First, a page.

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About Northwest labor press. (Portland , Ore.) 1987-current | View Entire Issue (Dec. 1, 2006)
AFL-CIO Executive Council extends Solidarity Charters
The question is: Will
Change to Win unions
go along with the plan?
WASHINGTON, D.C. (PAI) — The
AFL-CIO Executive Council voted
Nov. 14 to extend the “Solidarity Char-
ters” program through 2008. Charters
let Change to Win (CTW) local unions
participate in state federations and local
central labor councils.
Whether CTW will take them up on
it is another story.
In its statement, the AFL-CIO ex-
plained the 2006 election campaign
showed the value of the charters, allow-
ing the CTW locals from the United
Food and Commercial Workers, the
Teamsters, the Laborers, the Service
Employees, UNITE HERE, the Car-
penters and the United Farm Workers to
join state feds and central labor coun-
cils. In most cases, the AFL-CIO and
CTW combined political operations to
present one coordinated labor campaign
in the run-up to the 2006 mid-term elec-
The CTW locals were also supposed
to pay proportional shares of the costs
for joint efforts, the AFL-CIO statement
said. But it said there have been some
“The disaffiliated (CTW) unions
have still not reached a ‘fair share’
agreement on the disaffiliated national
unions helping to fund the local bodies.
There has also been some raiding
PDC to discuss construction wages Dec. 6
The Wednesday, Dec. 6, Portland Development Commission board meeting
will serve as a fourth work session to discuss wage standards on public-private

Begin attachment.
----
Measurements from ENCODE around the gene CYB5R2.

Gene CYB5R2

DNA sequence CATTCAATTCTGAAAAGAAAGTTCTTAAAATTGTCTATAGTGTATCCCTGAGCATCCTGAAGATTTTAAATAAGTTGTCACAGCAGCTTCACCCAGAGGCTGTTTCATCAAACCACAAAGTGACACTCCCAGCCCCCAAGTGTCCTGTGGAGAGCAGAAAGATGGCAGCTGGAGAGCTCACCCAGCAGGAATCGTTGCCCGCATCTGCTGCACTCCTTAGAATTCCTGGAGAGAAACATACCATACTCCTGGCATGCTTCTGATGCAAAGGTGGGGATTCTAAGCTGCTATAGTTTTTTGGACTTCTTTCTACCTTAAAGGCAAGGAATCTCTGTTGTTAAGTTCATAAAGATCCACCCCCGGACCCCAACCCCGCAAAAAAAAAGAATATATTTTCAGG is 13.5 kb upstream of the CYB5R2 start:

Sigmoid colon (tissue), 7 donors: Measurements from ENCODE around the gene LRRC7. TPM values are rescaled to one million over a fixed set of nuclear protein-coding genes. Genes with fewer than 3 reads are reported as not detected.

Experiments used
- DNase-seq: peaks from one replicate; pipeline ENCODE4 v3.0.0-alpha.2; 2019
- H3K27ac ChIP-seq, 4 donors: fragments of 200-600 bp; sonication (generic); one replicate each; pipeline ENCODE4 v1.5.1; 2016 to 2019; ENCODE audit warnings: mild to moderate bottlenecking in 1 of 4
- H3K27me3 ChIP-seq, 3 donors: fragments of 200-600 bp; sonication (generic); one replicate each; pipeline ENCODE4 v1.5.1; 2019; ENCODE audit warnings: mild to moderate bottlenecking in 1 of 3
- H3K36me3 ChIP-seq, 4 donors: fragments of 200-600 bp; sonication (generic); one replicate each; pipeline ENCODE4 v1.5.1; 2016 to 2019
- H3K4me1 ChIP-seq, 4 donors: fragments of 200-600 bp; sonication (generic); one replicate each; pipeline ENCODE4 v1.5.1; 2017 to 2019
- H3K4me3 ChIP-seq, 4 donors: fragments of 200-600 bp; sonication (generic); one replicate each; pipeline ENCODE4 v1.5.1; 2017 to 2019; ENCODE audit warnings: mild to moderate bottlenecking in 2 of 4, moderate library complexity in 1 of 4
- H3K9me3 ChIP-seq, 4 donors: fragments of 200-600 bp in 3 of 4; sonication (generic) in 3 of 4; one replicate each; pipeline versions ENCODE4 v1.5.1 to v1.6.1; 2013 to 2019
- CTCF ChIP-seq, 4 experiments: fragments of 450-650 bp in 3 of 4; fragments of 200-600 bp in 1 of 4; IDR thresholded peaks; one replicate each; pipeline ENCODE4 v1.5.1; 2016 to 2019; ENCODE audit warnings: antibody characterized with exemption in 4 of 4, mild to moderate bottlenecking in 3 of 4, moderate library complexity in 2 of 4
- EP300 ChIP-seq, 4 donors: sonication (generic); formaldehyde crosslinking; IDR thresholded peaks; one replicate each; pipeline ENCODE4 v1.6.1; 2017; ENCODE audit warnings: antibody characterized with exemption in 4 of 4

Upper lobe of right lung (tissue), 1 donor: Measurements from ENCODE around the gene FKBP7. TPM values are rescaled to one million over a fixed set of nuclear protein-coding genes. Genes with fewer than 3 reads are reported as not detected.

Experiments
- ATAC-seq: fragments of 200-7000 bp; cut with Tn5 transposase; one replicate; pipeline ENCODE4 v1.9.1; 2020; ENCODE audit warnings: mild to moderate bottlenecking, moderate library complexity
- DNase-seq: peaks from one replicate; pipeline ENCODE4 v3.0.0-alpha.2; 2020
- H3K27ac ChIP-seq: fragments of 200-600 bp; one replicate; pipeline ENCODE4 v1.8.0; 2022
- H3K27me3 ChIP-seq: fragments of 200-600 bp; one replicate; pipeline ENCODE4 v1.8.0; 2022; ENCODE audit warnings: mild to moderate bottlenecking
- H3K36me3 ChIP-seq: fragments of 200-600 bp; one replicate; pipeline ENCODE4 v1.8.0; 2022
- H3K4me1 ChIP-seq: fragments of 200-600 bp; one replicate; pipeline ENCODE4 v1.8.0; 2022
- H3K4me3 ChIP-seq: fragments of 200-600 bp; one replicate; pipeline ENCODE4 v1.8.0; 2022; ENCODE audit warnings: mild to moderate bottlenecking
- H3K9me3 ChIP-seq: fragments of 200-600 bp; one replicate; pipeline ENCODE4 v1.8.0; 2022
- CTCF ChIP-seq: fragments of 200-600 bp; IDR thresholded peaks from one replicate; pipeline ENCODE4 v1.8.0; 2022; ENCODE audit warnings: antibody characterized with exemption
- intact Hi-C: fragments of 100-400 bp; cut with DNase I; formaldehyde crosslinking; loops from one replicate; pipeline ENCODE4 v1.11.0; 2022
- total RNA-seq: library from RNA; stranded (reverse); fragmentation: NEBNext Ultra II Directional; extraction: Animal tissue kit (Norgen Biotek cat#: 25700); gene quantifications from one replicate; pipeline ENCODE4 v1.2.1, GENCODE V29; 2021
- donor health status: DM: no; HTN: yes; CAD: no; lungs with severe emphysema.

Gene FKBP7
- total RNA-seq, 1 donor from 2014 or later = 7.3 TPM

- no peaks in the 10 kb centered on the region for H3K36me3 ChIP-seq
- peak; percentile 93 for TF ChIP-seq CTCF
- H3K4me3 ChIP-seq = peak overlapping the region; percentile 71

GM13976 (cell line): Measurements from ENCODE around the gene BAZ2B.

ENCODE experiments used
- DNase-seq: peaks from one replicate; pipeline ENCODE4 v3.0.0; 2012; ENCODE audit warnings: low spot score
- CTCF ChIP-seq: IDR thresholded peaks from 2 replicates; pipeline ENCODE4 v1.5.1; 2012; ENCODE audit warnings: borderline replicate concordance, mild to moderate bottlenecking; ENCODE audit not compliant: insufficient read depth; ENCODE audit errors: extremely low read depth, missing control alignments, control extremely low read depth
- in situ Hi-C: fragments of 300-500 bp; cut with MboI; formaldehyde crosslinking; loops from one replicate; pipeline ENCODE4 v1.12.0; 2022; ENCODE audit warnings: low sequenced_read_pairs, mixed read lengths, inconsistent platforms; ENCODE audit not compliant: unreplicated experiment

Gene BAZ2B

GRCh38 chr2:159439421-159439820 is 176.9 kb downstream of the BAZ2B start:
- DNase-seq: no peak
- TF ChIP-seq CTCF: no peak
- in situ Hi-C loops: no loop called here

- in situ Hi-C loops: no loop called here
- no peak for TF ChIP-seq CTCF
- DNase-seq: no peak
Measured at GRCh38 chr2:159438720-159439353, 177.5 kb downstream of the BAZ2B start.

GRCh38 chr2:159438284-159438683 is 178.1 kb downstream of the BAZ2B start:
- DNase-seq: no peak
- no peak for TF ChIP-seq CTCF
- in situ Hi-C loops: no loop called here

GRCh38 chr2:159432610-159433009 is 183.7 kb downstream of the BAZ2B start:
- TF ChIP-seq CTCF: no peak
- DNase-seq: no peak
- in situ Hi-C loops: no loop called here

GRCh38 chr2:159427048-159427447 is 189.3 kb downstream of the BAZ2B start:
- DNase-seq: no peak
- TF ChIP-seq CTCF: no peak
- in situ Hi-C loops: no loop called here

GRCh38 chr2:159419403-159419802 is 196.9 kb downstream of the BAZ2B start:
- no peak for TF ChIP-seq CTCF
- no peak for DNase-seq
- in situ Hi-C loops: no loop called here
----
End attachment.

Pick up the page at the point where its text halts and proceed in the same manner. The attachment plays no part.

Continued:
construction projects that PDC helps finance. The meeting will include a panel
discussion on apprenticeship and training, as well as public testimony.
The PDC Board has heard testimony from workers, contractors, union offi-
cials and bureaucrats over the past three months.
The Board will discuss their intentions for the parameters of a wage policy at
the Dec. 6 meeting, but it is unlikely they will adopt an actual policy at that time.
Also on the agenda will be a presentation of PDC’s Diversity Report.
The meeting starts at 8 a.m. at 222 NW Fifth Ave., Portland.
among unions, which is prohibited un-
der the Solidarity Charters,” the AFL-
CIO statement said.
The AFL-CIO established the char-
ters program after the loss of the CTW
locals, starting in July 2005, led to
crises at dozens of state feds and CLCs.
Many lost 40 percent or more of their
funding, people or both. State and local
leaders pressured the national AFL-CIO
to create a working agreement with
The result was the charters, and the
AFL-CIO issued some 2,500 of them to
Change to Win locals that wanted to
stay in state feds or labor councils.
In Oregon, Solidarity Charters have
primarily benefited central labor coun-
cils. Three of the states largest locals —
Service Employees Locals 503 and 49,
and United Food and Commercial
Workers Local 555 — are affiliated
with various labor councils in the state,
but none maintains a Solidarity Charter
with the Oregon AFL-CIO.
Creation of charters led to a later
AFL-CIO working agreement with the
independent National Education Asso-
ciation, letting locals of the nation’s
largest union — with more than 2.3 mil-
lion members — join state feds and la-
bor councils on roughly the same terms.
Whether Change to Win will con-
tinue with the charters is still open. Ser-
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vice Employees President Andy Stern,
whose union is CTW’s largest, has said
in the past that he is skeptical about con-
tinuing the charters. And CTW Chair
Anna Burger said in a post-election in-
terview the charters are still under dis-
“We think it (the program) worked
out in some places,” she said. Burger
added CTW, unlike the AFL-CIO, did
not establish state and local federations
of its own. Several have emerged, she
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